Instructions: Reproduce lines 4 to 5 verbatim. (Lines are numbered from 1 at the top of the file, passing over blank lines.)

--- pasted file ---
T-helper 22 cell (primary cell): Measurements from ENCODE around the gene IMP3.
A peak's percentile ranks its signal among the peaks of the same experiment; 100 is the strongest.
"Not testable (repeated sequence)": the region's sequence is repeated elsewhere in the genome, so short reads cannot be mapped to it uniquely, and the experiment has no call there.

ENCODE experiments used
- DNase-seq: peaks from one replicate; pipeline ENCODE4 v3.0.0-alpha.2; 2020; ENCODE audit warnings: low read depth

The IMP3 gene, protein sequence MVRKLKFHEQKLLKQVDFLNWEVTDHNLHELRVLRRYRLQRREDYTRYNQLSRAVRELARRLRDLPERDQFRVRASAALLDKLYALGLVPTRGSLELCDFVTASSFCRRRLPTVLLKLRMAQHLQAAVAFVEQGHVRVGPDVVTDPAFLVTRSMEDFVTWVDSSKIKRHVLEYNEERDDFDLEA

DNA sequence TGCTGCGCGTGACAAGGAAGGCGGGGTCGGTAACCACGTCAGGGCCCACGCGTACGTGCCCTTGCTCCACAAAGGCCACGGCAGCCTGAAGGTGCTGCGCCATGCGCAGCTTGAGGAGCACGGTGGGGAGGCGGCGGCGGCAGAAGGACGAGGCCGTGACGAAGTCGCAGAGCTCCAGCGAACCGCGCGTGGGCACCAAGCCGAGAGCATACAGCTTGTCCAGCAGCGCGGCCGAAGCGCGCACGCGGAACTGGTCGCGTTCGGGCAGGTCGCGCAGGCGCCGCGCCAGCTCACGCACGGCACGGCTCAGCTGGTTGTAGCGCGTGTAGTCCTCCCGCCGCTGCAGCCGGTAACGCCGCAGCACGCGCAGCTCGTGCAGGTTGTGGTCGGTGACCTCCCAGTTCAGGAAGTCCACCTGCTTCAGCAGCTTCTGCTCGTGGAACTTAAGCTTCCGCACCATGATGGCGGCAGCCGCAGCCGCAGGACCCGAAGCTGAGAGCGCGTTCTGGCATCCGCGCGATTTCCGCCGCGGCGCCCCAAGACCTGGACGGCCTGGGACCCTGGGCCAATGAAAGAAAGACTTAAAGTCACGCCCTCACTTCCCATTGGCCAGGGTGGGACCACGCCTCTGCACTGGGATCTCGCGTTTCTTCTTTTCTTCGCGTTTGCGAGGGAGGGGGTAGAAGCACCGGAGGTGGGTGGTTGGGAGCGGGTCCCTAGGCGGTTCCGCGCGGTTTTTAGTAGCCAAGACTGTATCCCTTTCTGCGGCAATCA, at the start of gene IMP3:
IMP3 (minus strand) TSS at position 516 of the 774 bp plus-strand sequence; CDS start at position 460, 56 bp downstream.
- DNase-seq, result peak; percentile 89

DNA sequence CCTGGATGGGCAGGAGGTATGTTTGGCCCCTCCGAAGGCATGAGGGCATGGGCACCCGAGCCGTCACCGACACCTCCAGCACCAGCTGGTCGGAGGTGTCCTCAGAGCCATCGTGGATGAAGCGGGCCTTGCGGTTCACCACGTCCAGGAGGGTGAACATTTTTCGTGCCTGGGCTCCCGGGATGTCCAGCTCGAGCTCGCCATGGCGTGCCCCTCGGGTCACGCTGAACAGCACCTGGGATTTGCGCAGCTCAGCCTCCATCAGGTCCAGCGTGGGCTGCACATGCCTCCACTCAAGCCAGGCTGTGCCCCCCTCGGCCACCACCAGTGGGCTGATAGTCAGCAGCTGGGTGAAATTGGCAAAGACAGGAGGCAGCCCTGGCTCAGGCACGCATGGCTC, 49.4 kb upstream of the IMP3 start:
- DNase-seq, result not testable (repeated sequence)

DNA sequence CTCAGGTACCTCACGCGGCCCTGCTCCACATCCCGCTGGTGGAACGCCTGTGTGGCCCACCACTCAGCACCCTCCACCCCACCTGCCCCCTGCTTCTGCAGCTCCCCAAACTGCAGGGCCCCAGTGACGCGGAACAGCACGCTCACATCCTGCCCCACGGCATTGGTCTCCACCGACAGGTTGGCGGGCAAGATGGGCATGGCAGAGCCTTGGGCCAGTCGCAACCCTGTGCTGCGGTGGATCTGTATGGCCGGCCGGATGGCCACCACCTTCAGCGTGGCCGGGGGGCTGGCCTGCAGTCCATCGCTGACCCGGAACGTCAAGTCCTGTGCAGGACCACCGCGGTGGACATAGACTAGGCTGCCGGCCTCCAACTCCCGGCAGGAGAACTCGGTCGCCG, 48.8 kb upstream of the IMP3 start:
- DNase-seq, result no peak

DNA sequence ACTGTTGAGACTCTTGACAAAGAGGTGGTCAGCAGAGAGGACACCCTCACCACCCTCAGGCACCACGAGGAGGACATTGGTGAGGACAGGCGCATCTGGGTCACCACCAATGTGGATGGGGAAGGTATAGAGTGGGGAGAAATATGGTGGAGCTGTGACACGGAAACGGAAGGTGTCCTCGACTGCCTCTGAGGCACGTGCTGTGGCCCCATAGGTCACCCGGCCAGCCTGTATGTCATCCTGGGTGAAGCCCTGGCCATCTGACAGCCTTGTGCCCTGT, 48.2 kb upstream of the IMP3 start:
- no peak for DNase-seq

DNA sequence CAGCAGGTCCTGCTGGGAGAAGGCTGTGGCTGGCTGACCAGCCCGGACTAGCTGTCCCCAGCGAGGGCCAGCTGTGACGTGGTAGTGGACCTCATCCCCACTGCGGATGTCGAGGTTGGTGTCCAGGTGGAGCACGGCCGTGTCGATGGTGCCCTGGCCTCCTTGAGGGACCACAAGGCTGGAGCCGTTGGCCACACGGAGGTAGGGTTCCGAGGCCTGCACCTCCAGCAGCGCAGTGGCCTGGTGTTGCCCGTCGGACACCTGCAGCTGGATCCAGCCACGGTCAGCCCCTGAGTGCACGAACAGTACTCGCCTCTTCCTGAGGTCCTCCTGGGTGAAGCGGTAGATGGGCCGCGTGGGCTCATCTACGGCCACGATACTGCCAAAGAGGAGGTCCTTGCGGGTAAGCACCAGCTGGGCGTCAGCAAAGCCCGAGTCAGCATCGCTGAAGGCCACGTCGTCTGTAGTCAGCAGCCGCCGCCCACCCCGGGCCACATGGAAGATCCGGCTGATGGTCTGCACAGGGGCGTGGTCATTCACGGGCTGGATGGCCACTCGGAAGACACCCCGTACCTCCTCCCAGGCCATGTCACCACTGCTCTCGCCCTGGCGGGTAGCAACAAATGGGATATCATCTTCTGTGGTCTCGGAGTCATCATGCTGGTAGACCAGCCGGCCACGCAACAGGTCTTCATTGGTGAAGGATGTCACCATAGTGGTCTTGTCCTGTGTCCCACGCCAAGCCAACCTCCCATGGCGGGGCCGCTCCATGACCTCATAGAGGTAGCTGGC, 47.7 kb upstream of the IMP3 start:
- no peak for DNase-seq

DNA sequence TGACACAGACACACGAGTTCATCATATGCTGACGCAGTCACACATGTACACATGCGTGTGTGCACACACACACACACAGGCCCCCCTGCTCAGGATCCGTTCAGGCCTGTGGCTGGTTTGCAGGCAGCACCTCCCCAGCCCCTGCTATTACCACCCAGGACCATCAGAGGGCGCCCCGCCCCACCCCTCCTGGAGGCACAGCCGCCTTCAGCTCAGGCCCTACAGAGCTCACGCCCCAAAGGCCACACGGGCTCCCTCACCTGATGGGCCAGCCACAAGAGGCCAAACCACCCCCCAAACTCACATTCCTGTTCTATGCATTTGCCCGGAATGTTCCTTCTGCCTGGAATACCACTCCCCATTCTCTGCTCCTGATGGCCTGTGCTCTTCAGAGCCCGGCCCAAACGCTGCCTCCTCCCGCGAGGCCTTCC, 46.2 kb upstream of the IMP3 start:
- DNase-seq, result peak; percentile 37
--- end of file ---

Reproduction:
ENCODE experiments used
- DNase-seq: peaks from one replicate; pipeline ENCODE4 v3.0.0-alpha.2; 2020; ENCODE audit warnings: low read depth